A great discussion occurred on the Lectora User Group on Linkedin.com about my last blog post on How to Disable the Next Button in Lectora. A few members of the group like Roz, Drucilla and Peter brought up some good ideas on forcing users to complete all interactivity on a page.
As a developer who also does a lot of quality assurance by testing other developers’ courses, I am empathetic. I know that sitting through those courses that have a lot of forced interactivity can be a drag.
A Possible Solution
What if, instead of FORCING your users to click through your activities, you could instead tell your users what they’re missing by skipping through? Then your users have a choice to skip this information if they decide it’s unnecessary.
So back to my last blog post, where we used variables to show the next button once all six buttons are clicked. Let’s use a similar interaction below, which also has six buttons. Any template in our eLearning Template Library will work if you want to follow along.
(By the way, I love this template! It is one of my favorites from the Library.)
Instead of showing the next button once all six buttons are clicked, let’s instead show a pop-up if they click the next button before they’ve reviewed each topic button. And later, let’s also highlight those unclicked buttons so our users know which topics haven’t been accessed. Based on feedback from our great Linkedin commenters, it’s a great idea to have visual cues as to which topics haven’t been accessed.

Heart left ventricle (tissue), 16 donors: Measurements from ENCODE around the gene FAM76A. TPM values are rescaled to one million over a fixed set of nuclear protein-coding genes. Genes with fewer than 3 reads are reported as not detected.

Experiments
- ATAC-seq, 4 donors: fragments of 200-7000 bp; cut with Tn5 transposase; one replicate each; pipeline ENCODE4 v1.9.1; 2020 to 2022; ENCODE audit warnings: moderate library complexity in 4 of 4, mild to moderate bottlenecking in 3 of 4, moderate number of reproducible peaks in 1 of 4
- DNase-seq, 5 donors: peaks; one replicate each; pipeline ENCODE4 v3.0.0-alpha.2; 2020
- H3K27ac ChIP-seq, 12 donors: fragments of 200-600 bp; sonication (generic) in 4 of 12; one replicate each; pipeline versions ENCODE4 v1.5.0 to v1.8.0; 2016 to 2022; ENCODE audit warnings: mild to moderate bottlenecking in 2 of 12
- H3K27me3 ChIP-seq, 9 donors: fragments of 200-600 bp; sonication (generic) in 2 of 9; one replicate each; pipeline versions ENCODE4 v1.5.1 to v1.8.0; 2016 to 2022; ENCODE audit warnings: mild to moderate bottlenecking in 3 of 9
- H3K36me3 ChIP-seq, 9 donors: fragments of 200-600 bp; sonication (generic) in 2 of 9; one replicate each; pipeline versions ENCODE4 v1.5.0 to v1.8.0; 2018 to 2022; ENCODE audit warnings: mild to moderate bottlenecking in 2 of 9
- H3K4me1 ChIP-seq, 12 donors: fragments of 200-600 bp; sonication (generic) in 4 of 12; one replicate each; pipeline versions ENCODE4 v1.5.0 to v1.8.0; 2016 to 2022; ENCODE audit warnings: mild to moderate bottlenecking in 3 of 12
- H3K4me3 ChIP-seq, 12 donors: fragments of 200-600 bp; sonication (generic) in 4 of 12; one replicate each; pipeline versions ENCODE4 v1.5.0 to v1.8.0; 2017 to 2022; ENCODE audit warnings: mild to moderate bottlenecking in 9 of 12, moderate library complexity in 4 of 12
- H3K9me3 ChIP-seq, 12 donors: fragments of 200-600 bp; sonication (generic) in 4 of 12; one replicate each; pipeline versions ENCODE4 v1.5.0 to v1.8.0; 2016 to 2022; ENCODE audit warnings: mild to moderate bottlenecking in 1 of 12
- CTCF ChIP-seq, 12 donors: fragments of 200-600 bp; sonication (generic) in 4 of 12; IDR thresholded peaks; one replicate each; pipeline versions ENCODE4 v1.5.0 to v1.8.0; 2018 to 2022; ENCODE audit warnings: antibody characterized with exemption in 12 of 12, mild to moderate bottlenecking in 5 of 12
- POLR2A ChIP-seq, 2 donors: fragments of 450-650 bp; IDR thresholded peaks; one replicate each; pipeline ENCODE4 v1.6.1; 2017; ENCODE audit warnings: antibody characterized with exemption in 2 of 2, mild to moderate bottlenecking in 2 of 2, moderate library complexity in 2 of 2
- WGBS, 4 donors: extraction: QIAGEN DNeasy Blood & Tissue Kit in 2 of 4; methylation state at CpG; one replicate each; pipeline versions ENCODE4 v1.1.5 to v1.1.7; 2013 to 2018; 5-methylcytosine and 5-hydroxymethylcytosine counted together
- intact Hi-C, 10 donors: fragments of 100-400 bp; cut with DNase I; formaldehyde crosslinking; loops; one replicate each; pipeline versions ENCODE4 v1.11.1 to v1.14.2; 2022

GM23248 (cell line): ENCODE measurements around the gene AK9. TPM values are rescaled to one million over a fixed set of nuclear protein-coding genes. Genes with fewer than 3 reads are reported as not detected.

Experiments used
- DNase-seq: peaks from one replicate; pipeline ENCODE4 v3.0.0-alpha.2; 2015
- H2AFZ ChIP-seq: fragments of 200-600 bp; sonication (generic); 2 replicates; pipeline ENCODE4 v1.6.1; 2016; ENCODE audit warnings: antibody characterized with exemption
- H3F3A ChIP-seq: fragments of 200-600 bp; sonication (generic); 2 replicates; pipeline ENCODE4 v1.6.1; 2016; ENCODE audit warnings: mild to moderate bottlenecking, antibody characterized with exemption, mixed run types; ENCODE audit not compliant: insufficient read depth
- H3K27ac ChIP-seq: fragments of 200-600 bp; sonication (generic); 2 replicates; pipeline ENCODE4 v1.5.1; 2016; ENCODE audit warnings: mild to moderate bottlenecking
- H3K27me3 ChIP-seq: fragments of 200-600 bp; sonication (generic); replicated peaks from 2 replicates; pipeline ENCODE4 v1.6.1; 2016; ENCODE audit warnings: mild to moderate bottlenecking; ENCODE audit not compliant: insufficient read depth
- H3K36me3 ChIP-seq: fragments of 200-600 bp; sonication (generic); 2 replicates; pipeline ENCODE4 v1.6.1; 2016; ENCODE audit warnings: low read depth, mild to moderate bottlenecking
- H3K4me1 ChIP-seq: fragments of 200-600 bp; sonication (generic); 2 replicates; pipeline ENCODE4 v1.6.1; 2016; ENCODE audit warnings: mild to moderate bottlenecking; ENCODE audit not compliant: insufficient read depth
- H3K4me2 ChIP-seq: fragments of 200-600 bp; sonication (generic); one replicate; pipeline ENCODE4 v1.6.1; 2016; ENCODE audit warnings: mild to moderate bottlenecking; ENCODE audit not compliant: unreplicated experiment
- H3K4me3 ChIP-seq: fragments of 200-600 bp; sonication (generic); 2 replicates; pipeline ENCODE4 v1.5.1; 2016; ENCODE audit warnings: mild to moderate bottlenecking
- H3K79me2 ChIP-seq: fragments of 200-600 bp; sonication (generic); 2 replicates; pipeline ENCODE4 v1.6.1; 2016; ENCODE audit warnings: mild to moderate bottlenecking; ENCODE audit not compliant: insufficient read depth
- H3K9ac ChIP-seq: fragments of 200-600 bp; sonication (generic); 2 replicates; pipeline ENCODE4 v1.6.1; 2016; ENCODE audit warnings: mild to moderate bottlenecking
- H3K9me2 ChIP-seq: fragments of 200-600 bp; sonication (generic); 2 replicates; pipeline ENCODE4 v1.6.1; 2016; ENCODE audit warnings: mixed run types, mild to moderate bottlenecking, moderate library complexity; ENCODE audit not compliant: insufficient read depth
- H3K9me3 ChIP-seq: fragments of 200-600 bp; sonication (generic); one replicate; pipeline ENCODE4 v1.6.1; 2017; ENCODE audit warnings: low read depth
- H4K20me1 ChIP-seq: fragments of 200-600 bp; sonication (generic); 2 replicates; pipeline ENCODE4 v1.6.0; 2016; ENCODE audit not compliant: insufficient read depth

For example, like in my last post, add an action to each button that modifies your new variable. I named my topic by adding “A” on the first button, and the second button modifies the variable by adding “B” and etc.
Create a Pop-up Button Group
Then we’ll want to create an internal pop-up group which is initially hidden, with at least some text and another next button. Below is what I put together, the Warning group. There are other ways to inform your users that there’s more information available that hasn’t been accessed, (i.e. display message action or go to an external pop-up window).
And just like we did last time, you will disinherit the course’s next button by clicking on the Page Properties: Inherit settings, and then copy and paste a new next button on the page level, but this time it’s not initially hidden. Then add an action to show the pop-up if any condition is true: the Topic variable does not contain A, B, C, D, E, and F, else go to the next page. Here is a screenshot below.
Add Actions to Highlight Unclicked Buttons
Now let’s add some actions to highlight which buttons haven’t been clicked when the user clicks the next button. First you’ll want to add a highlight graphic for each button group that is initially hidden. Then you’ll just want to add an action to the page’s next button that shows the first button’s highlight graphic if the Topic variable does not contain A. See the example below. You’ll want to do this again for the next five highlight images for the five remaining buttons.
And there you have it folks, thanks for all your input on my last post!
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